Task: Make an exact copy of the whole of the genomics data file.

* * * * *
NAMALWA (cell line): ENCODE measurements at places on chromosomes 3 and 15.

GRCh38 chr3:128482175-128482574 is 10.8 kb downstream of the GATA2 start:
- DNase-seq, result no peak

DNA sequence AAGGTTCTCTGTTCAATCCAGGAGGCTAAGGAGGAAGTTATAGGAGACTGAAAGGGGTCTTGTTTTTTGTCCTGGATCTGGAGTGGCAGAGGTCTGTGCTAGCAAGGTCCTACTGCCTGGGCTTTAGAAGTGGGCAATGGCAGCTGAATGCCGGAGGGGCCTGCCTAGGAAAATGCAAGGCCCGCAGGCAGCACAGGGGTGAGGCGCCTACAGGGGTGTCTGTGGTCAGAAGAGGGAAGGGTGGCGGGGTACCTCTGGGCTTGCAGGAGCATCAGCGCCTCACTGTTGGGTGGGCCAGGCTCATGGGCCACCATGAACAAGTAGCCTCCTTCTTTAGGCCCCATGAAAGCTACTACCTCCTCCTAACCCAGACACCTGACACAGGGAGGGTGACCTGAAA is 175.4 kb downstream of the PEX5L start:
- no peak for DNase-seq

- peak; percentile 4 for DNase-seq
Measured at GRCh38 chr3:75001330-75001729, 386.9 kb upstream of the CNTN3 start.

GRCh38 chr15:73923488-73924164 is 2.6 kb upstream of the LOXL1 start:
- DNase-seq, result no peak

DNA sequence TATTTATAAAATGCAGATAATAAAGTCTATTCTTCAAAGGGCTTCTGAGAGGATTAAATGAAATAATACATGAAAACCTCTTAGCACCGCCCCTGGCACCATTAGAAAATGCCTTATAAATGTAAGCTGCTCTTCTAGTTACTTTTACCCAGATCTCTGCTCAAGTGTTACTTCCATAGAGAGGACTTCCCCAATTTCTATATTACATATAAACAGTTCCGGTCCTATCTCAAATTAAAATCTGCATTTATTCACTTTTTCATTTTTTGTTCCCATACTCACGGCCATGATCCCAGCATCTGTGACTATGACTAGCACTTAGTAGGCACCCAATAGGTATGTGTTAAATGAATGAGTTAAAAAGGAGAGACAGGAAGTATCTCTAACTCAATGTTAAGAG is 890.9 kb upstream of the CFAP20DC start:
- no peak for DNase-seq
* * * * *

NAMALWA (cell line): ENCODE measurements at places on chromosomes 3 and 15.

GRCh38 chr3:128482175-128482574 is 10.8 kb downstream of the GATA2 start:
- DNase-seq, result no peak

DNA sequence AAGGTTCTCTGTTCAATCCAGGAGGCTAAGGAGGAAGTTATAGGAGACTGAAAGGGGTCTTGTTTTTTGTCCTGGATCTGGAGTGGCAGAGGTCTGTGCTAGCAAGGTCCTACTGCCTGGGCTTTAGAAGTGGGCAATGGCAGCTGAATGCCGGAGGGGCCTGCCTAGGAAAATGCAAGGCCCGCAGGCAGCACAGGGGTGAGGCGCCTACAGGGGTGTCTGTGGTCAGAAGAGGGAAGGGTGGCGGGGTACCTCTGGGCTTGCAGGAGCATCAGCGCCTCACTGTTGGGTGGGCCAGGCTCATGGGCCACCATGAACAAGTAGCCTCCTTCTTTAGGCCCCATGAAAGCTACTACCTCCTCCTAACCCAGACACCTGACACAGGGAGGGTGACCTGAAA is 175.4 kb downstream of the PEX5L start:
- no peak for DNase-seq

- peak; percentile 4 for DNase-seq
Measured at GRCh38 chr3:75001330-75001729, 386.9 kb upstream of the CNTN3 start.

GRCh38 chr15:73923488-73924164 is 2.6 kb upstream of the LOXL1 start:
- DNase-seq, result no peak

DNA sequence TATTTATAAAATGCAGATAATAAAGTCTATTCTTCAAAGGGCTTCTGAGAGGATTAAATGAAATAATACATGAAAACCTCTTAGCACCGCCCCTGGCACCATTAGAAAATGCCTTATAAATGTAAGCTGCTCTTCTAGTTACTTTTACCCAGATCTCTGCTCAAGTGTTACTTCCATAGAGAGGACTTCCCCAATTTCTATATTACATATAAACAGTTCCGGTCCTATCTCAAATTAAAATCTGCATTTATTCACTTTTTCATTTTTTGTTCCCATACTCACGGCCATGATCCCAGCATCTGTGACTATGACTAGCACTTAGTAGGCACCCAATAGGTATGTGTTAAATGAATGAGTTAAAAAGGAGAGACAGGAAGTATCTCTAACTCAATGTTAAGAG is 890.9 kb upstream of the CFAP20DC start:
- no peak for DNase-seq